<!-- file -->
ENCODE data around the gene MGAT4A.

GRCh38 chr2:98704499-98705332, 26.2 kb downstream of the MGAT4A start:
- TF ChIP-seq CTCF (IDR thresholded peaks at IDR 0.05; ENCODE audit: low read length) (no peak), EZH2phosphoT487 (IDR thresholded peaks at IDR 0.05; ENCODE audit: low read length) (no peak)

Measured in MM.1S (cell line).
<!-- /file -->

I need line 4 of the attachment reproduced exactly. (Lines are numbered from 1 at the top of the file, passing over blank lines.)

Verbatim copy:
Measured in MM.1S (cell line).